Public Schools Continue to the Heartbeat of our Multiracial Democracy

In the early days of the pandemic, public school teachers were praised as parents quickly found out how tough teaching is day in and day out. Hilarious memes circulated as parents were thrust into remote learning and everyone quickly agreed that no teacher is getting paid enough. Bus drivers and cafeteria workers kept students and families fed while we underwent the greatest public health disaster of our lifetimes. Public school workers were heroes.


We then witnessed a shift to a hyper focus on something being called “parents rights” in which public school parents were exhorted to “investigate” what their kids were learning in schools. As the story goes, parents watching in the background during remote learning were shocked to hear ways students were being “indoctrinated” about the racist history of the United States or that students were allowed to use preferred gender pronouns. For those of us that regularly attend local school board meetings there seemed to be a spontaneous surge across the nation of outraged speakers decrying so-called Critical Race Theory and accusing teachers of being pedophiles and groomers.

If the contrast between these two paragraphs feels like whiplash, just know you are not alone. The switch from a collective, in this together approach to meet student and family needs to the toxic, divisive approach disrupting school board meetings was not, in fact, spontaneous. It was part a now well documented right-wing extremist strategy to make public schools into a feared boogeyman and incite moral panic to drive people to the polls. As Trump’s former strategist Steve Bannon put it, “It’s going to go through the school boards.”


The problem is this fear driven rhetoric just doesn’t match with most people’s lived experience of their public schools. Our schools are places our communities connect around a common goal, a positive goal – educating our kids. We are working to build a team of public school parents, educators, students, and supporters capable of making positive changes for our public schools and creating structures for ongoing organizing at the local level with staying power.


Prior to the election we held listening events in 6 NC counties both rural and urban asking public school parents and educators what they want and need. We engaged hundreds of public ed stakeholders in in person listening events, Zoom calls, and surveys what we heard overwhelmingly that when people have complaints about public schools it’s that they want MORE of what public schools can offer. They want more nurses, more counselors, more high quality course options, more Black and Brown teachers, more arts and music programming. 

Despite all the culture war noise about Critical Race Theory and library books with transgender characters, public school parents want MORE of what multiracial public schools offer. When we talk to parents we confirm what we believe going in: people know what they want and need and they are growing tired of politically generated talking points telling them increasingly outlandish things about their child’s public that just doesn’t match their lived realities. Parents know that their kids aren’t getting pornography at school libraries. Parents know the difference between teaching about the history of racism and shaming white children. In short, parents see through the ruse and are growing increasingly weary of elected leaders that can’t seem to focus on the task at hand: fully funding our state’s public schools.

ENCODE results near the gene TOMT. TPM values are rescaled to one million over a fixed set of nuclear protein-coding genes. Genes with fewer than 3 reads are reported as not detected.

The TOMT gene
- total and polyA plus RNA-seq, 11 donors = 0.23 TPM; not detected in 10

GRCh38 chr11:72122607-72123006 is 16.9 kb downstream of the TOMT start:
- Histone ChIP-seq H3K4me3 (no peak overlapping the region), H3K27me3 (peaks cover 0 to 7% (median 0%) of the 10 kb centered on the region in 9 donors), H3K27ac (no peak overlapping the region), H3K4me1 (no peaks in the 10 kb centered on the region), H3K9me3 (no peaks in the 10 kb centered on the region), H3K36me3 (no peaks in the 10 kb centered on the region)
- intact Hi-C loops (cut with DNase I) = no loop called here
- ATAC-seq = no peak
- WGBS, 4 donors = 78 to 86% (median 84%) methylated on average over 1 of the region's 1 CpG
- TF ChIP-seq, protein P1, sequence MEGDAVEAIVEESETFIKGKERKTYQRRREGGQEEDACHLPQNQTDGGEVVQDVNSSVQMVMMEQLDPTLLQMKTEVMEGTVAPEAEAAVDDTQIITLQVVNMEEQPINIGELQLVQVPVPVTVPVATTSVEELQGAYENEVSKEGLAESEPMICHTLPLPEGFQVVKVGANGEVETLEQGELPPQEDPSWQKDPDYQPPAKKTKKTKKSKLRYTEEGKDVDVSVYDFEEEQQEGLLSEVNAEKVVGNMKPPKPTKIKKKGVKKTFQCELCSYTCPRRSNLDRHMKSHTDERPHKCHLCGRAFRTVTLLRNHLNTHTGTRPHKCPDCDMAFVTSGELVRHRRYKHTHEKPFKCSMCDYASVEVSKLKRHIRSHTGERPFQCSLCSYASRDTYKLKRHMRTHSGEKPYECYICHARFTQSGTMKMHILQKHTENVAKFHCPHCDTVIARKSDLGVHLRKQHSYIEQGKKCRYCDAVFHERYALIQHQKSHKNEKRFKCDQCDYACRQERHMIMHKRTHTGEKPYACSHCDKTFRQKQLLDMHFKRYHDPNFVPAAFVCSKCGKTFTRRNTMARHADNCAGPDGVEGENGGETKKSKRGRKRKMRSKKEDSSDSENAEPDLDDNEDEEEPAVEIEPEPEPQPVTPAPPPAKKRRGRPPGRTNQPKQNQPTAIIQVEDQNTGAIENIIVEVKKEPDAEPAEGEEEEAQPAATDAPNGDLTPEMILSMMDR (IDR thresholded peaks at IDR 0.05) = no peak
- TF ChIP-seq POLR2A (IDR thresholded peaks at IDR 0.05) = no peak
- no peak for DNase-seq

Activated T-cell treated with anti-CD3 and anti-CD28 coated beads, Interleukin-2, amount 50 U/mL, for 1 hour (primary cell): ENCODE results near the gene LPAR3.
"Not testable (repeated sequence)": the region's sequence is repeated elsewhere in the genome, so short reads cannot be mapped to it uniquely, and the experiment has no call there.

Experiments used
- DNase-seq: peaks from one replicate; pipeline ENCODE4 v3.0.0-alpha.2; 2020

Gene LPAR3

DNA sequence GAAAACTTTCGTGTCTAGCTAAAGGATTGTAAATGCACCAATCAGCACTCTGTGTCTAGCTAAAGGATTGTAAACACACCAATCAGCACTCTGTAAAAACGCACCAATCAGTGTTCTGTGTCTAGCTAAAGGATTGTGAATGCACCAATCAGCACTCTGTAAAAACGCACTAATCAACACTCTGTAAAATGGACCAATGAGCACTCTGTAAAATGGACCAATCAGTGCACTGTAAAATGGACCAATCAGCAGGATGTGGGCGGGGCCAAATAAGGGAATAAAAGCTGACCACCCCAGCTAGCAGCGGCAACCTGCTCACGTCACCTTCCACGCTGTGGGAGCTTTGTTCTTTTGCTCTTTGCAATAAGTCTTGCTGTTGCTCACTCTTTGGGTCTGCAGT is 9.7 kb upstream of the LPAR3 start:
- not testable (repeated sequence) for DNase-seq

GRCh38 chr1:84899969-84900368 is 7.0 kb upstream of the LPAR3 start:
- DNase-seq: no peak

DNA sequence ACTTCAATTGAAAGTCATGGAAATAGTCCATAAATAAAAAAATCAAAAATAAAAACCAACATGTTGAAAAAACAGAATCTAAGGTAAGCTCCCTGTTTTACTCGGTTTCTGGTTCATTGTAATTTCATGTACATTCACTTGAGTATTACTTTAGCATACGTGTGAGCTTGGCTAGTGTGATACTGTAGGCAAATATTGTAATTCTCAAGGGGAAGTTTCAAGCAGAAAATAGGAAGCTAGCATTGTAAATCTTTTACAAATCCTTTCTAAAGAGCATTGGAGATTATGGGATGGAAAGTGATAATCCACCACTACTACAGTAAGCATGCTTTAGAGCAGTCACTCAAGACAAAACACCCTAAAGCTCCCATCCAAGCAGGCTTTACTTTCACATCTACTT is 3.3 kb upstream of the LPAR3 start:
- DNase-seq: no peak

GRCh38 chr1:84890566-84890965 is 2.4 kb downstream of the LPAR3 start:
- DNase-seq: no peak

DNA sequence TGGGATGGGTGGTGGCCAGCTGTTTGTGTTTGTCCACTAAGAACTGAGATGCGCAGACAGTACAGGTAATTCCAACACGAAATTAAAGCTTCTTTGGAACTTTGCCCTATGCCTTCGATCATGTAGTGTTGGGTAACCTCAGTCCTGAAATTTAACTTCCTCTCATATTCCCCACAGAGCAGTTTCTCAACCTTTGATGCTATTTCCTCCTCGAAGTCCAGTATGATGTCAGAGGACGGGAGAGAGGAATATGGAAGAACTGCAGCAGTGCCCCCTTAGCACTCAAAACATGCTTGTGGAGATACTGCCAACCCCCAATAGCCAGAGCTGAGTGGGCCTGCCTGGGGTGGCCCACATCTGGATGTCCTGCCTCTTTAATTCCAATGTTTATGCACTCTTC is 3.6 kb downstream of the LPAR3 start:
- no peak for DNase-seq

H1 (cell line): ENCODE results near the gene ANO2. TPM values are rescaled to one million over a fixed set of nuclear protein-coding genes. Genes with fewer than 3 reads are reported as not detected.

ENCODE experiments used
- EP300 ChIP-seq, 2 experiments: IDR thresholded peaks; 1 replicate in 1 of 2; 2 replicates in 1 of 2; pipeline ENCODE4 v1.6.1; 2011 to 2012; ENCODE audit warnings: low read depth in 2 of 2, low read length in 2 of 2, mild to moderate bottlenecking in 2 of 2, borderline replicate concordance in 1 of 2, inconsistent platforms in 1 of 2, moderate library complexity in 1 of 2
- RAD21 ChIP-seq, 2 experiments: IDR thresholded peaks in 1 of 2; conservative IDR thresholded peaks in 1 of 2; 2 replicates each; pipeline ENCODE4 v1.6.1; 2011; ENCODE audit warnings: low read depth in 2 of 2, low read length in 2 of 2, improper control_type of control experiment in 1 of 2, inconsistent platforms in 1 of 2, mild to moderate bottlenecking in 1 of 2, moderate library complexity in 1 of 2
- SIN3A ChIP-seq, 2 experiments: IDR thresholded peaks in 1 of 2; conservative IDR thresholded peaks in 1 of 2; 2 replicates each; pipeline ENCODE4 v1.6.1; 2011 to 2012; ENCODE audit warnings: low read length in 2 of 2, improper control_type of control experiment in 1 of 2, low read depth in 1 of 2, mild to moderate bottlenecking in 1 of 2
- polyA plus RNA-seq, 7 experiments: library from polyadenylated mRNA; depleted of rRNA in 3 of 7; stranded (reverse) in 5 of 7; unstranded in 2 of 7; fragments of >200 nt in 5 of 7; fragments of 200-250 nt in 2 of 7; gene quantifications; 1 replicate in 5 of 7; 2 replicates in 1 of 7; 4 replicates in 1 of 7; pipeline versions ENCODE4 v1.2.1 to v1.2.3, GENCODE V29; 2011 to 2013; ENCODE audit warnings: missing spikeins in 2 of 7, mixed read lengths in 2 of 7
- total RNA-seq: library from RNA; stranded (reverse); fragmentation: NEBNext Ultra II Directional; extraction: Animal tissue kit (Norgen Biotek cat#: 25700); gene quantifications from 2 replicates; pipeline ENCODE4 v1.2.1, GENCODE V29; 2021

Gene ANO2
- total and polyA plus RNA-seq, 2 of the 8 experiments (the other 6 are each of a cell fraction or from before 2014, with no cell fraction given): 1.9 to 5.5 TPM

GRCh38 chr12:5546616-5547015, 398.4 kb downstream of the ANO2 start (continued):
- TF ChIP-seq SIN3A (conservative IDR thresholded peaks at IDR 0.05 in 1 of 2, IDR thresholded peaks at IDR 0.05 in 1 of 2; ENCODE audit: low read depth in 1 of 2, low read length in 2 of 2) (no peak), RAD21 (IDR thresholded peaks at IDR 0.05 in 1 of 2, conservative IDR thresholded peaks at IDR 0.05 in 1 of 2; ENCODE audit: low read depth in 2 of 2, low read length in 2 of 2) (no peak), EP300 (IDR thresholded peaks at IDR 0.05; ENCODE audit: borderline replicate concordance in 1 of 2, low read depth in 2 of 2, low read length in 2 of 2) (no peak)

If the far-right’s strategy was to tap into people’s fear, our strategy at Down Home NC was to tap into people’s reliance on one another and that those of us who want fully funded schools are a majority. We trusted that if we go talk to people about the threats to our public schools and the the need to increase resources through this prolonged crisis, that they would agree and vote for public school champions and against fear mongering extremists.


We were right. Down Home knocked close to 130,000 doors across 8 rural counties. 6 of those counties had 10 school board races where our members made endorsements. We won 6 out of 10 of those school board races. The lesson? When we fight for what we believe in and have the courage to engage our neighbors in important discussions, we can win.


Our conversations helped make the stakes clear. We have a choice to make: we can either take the poison pill of racism and sign off on the culture war fight or we can have fully funded public schools, but we can’t have both. The only way we win public schools we all deserve is doing the hard work of talking to people across the state and continuing to organize the clear majorities of everyday people that rely on public schools. 


Going forward we will continue this work helping to anchor the H.E.A.L. Together NC coalition alongside the Education Justice Alliance. This coalition is working statewide to identify and mobilize students, educators, and parents who believe that an honest, accurate and fully funded public education is the foundation for a just, multiracial democracy. This is a working coalition to help align like minded groups addressing urgent school board threats. The coalition provides a framework of engagement in order to create the beginnings of a long-term structure that recognizes public school issues are key to us building real majorities across rural and urban counties. 


We need your voice in this work. Will you join us? You can start by taking this short survey on public school priorities, then on December 3 you can join us in Greensboro, NC for the NC Public School Summit where we will debrief what the the election means for NC public schools and begin planning for ways you can engage in your public school budget process as a first step in winning fully funded public school.